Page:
All results were expressed as mean ± SD. The t test (unpaired) was used to assess the analysis of variable values, with P<.05 considered statistically significant. The t test (paired) was used to assess the alterations of serum immunoglobulin levels.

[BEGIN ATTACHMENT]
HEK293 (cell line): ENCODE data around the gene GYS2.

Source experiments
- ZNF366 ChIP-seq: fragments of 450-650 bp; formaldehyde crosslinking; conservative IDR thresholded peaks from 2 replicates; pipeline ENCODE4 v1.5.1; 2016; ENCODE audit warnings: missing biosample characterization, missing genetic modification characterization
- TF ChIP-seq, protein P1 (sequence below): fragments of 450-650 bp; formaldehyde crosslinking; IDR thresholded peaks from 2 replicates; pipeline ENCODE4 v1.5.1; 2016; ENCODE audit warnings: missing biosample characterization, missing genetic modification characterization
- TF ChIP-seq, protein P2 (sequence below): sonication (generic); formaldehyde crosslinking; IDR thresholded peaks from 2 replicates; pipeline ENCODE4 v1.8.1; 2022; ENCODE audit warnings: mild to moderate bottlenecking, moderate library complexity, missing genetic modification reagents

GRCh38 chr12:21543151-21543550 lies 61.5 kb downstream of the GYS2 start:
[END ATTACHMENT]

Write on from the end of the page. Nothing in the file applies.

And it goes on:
Table 1 and Table 2 give the serum immunoglobulin (IgG, IgA, and IgM) levels in patients with AHS measured on admission and in control patients. A considerable decrease in serum IgG levels (745 ± 163 mg/dL) was noted in patients with AHS compared with those in the 2 control groups (1210 ± 219 mg/dL in control group 1 and 1590 ± 248 mg/dL in control group 2). Serum IgA and IgM levels also showed similar trends toward a decrease in patients with AHS. Because the lowest IgG levels were detected one day and several days after admission in cases 9 (Figure 1) and 10 (data not shown), respectively, serum IgG levels seemed to continue to decrease for at least several days after drug therapy was discontinued. As shown in Table 1 and Figure 2, circulating CD19+ B-cell counts were also profoundly decreased (88 ± 60/µL) in patients with AHS on admission compared with those in control group 1 (247 ± 131/µL). The decreased IgG levels began increasing approximately 14 days after the cessation of the imputable drug and continued to increase, reaching the normal range on full recovery (Figure 3). The IgA and IgM levels also showed similar trends. Because the IgG isotypes produced can be differently regulated, it was important to determine whether continued anticonvulsant therapy could induce the net decrease in total IgG response by altering the isotype distribution in susceptible individuals. As given in Table 3, all IgG subclass levels were decreased on admission but returned to normal on full recovery. Although IgG1 and IgG3 production was most severely affected at onset of the syndrome, there were no significant differences in their isotype distribution. In 5 patients with AHS (cases 1, 4, 8, 9, and 10) tested, circulating B-cell counts were increasing toward normal 3 weeks after onset, at which time full recovery occurred (data not shown).